Communications must be deemed an 'essential service'
“The demand for telecommunications services during the COVID-19 pandemic, for both business continuity and personal reasons, has never been greater.” This is according to Mike Palmer, Chief Marketing Officer, Spearline, who recently co-authored a whitepaper called “How a Pandemic can Impact Global Telecoms Infrastructure.”
We sat down for an interview to discuss some of the research that went into the whitepaper and the key takeaways of the report. Spearline monitors critical business telecommunications services on a global level, which is why Palmer said the organization is uniquely positioned to present data that highlights how the pandemic made business communications companies faster at making adjustments. He says this is why it would also suit every company, organization, and government entity to have a disaster recovery plan, telling me:
“Disaster recovery planning has to remain a central part of IT management. Everything from natural disasters, to system failures, and other major events like pandemics can impact communications and increase the demand felt on communications networks”
Palmer says if this is not the case, outages might occur more often, and poor quality service could become the norm for businesses and individuals who rely on the vital nature of communications infrastructure. Palmer said that the whitepaper highlights the shift from working in-office to working at home. The number of those now working from home due to the pandemic will have greatly increased by the end of the pandemic, but for now, that number remains unclear. Today most, if not all, social interactions happen over mobile networks and the Internet.
“Many social situations take place over network services, prompting some countries to recognize telecommunications services as an essential service,” said Palmer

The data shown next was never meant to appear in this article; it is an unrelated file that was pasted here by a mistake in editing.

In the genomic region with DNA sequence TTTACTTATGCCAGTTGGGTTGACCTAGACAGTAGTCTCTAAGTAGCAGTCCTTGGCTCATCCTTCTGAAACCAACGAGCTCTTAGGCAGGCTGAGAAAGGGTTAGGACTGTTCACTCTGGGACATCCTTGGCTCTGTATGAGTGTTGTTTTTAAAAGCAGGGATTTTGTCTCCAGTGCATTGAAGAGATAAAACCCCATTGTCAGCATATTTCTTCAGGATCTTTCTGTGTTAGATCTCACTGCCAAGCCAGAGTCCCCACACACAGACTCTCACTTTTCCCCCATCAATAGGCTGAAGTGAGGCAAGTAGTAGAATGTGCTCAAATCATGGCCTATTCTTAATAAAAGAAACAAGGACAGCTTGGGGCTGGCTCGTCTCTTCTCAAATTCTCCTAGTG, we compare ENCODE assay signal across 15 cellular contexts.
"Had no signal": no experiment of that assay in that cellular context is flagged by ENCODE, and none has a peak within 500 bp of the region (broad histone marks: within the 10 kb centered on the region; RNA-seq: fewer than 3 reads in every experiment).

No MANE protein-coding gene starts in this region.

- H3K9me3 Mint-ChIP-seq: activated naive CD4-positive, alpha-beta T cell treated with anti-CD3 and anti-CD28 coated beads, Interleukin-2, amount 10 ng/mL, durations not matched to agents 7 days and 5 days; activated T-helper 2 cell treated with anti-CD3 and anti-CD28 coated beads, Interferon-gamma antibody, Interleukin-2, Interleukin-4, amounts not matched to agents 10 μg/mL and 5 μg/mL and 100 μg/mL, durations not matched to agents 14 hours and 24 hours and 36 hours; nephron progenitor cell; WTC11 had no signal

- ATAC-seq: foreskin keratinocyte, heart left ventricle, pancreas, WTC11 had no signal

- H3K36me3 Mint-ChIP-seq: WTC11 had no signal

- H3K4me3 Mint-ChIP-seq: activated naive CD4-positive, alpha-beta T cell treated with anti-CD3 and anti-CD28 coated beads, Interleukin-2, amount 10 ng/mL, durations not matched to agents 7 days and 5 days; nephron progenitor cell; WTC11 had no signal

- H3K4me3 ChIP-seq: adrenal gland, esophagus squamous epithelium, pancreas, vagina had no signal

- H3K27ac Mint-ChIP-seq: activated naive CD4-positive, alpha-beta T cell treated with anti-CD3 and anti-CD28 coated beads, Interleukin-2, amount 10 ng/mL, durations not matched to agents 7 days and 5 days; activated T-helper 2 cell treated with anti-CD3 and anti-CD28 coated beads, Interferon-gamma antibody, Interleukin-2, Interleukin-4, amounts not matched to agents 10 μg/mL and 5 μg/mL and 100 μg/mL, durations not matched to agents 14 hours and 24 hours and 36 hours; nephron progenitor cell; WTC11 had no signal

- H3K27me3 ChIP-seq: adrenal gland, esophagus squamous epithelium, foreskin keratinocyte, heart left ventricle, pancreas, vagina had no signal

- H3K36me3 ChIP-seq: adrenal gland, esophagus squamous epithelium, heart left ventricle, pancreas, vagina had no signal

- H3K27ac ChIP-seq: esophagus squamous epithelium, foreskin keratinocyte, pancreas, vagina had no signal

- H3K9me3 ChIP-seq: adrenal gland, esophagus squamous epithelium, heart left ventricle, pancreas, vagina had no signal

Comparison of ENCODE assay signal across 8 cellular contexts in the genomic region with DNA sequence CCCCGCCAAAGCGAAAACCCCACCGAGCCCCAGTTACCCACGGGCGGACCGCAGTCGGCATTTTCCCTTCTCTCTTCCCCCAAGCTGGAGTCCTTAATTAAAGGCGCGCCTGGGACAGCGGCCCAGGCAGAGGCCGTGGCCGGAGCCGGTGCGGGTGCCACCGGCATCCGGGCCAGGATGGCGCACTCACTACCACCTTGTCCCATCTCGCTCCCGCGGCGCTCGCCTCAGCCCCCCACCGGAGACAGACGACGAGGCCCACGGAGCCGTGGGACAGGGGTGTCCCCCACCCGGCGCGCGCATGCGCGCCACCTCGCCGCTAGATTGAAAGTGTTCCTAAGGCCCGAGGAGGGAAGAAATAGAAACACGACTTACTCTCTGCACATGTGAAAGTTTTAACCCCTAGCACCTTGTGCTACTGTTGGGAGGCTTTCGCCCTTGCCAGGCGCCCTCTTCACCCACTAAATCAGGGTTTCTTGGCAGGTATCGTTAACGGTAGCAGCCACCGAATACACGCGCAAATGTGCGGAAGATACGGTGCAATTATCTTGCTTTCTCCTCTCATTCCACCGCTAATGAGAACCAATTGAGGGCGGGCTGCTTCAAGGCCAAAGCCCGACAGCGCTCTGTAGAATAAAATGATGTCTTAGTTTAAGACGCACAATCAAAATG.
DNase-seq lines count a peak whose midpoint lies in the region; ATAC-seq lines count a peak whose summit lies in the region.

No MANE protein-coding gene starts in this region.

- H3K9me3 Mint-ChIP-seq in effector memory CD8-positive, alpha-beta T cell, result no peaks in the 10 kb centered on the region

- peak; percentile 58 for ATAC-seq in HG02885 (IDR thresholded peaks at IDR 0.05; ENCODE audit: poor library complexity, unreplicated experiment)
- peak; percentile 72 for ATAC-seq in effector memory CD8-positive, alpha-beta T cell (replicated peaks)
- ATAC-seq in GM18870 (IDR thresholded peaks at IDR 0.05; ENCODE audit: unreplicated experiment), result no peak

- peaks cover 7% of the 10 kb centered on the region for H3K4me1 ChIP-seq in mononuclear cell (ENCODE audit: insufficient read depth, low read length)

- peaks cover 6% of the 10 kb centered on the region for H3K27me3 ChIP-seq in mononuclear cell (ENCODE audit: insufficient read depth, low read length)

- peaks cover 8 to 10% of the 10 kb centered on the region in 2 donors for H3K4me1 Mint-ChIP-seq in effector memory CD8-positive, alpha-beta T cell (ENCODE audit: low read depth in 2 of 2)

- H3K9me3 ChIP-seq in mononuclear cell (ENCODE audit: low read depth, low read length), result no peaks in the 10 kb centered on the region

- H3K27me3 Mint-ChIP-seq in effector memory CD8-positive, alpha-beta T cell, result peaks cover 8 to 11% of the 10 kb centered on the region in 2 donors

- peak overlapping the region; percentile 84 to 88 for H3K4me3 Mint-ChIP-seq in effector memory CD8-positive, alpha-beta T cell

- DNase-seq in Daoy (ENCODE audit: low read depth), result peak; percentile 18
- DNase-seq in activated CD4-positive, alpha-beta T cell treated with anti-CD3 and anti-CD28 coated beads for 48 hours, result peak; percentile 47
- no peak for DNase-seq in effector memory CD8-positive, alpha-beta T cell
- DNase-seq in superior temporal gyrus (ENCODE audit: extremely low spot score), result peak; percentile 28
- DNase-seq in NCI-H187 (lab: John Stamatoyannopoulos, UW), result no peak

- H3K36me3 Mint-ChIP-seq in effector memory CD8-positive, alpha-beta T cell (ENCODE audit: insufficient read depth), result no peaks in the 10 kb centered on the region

Let’s look at China, the Chinese telecommunications market is the largest in the world when you consider the number of users. “The country exploited technology to support remote work, online education, healthcare services, and more,” Palmer said. He also said that services in the country are reliable and robust, adding: “Voice service call quality data from late 2019 show a well-controlled network that delivers a high quality of service.”
Data from 2020, however, paints another picture. In both March and April, China experienced what the whitepaper deems ‘degraded performance.’ This was as China enforced strict measures to combat the virus. Network providers adjusted to the increasing customer demand, prompting the Chinese government to label telecommunications an essential service. If organizations and governments want to be successful during a pandemic, they must give telecommunications essential-service status, according to Palmer.
Palmer reports that the telecommunications sector performed ‘strongly’ throughout the pandemic and benefited from the surge in voice and data traffic. Now that the industry is recognized as essential, workers in the field can continue to carry out maintenance work across the globe to help service providers extend a strong offering to customers.
Taking a look at Europe, Italy’s telecommunications structure performed ‘very well’ during the pandemic. Spearline’s research highlights that the country’s telecommunications and data services are both well-developed and that the country has one of the highest mobile penetration rates in Europe. It is even further developing its broadband sector and is on the leading edge of 5G development.